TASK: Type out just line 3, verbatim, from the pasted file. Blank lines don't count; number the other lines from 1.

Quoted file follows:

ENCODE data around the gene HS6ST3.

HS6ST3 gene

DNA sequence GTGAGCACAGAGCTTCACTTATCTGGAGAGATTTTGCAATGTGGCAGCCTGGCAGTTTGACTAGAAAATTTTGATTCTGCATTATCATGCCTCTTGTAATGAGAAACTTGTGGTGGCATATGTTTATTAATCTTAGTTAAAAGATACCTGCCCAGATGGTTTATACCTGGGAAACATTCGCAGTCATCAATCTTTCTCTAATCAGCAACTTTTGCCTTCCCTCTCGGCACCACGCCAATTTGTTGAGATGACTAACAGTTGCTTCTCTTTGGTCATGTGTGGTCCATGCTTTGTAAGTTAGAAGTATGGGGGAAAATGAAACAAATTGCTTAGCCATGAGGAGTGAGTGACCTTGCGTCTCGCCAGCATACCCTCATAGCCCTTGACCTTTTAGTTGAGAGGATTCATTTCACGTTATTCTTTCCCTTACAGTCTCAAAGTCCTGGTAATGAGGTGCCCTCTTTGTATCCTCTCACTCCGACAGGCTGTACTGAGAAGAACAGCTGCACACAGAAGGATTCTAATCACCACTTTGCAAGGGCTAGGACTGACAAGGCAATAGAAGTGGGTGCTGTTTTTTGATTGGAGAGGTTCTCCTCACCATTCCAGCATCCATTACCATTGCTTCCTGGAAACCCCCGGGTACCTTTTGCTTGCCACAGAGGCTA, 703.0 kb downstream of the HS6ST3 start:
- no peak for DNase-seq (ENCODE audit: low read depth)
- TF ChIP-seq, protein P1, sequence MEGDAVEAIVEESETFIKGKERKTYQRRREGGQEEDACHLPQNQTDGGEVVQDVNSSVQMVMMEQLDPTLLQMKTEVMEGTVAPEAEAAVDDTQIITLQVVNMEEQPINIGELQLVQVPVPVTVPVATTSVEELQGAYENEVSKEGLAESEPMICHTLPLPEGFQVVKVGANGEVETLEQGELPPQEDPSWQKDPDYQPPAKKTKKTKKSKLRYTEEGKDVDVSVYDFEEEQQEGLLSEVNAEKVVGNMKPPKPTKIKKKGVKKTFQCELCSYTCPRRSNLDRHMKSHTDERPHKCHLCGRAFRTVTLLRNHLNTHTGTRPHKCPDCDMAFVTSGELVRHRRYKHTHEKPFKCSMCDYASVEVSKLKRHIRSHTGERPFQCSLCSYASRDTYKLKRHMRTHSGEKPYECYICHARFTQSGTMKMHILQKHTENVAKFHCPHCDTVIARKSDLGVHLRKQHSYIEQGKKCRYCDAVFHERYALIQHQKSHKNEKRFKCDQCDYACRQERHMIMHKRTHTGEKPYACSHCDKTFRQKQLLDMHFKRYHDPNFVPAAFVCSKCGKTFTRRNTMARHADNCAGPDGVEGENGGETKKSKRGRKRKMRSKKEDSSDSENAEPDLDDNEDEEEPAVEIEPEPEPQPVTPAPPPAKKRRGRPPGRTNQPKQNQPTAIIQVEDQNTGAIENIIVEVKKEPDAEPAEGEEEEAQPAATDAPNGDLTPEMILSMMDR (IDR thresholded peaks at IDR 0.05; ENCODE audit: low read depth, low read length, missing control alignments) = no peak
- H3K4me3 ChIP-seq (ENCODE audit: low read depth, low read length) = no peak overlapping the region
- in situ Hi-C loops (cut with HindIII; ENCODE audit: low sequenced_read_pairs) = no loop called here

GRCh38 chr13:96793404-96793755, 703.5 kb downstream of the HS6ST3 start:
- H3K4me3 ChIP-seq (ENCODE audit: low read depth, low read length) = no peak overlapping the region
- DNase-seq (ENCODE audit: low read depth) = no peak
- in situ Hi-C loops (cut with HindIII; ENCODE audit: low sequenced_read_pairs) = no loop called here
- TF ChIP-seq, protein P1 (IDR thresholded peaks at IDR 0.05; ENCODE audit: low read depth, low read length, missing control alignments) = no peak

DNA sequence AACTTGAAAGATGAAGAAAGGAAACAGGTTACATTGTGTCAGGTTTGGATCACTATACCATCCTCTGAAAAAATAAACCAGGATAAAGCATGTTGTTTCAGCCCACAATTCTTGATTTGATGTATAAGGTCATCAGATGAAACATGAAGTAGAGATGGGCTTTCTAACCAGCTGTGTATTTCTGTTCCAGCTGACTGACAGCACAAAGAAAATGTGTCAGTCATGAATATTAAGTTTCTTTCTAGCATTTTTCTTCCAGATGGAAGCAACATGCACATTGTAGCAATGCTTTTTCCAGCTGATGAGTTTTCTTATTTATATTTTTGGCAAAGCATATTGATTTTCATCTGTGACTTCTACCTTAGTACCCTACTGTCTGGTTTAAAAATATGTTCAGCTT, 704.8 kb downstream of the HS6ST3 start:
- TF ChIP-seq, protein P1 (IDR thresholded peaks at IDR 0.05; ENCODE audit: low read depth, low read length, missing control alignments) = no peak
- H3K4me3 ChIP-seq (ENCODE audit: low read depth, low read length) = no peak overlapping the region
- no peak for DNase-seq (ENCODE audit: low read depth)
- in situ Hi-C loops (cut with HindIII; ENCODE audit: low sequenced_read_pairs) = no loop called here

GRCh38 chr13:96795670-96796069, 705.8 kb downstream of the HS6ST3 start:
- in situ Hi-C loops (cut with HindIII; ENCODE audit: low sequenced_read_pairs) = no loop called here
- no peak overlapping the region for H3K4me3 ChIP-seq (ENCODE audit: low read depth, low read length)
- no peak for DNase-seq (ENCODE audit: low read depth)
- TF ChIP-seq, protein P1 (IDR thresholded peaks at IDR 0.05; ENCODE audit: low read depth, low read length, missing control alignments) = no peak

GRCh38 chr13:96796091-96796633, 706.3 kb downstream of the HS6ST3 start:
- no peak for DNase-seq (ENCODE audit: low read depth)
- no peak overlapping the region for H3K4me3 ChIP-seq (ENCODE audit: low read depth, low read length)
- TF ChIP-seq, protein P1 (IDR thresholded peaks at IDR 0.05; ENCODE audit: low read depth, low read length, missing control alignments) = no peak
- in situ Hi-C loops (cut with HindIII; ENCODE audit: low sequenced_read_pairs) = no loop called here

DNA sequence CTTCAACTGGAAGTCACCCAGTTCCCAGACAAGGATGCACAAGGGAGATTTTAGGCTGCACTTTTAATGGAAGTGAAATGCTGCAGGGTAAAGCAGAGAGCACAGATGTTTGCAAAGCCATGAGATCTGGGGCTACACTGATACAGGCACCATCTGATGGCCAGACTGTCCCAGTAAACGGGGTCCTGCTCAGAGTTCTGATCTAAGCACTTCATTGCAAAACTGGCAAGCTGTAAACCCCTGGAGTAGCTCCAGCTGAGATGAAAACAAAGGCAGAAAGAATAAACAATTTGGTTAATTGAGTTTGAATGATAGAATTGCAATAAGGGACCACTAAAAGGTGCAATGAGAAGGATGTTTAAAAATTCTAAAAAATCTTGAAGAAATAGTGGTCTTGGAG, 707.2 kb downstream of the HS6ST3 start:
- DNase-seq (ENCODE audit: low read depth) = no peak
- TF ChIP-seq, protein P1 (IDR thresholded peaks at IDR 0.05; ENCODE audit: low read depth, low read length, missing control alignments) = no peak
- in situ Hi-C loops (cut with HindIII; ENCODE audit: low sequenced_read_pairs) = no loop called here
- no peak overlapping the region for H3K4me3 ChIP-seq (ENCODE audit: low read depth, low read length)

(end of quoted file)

DNA sequence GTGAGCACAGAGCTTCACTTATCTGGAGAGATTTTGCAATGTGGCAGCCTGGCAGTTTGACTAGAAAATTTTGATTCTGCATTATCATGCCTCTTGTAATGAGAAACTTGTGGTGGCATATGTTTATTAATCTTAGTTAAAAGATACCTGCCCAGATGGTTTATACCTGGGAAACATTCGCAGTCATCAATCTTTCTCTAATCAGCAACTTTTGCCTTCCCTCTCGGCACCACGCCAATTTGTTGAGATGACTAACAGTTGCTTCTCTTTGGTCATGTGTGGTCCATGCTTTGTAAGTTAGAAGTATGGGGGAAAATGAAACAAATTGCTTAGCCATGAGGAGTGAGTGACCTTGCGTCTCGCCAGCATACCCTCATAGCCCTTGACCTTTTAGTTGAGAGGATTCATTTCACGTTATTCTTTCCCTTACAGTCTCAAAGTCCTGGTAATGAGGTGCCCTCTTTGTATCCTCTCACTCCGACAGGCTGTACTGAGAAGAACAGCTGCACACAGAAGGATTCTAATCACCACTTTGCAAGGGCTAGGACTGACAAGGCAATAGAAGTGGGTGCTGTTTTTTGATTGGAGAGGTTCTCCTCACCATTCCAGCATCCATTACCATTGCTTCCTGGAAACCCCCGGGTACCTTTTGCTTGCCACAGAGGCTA, 703.0 kb downstream of the HS6ST3 start: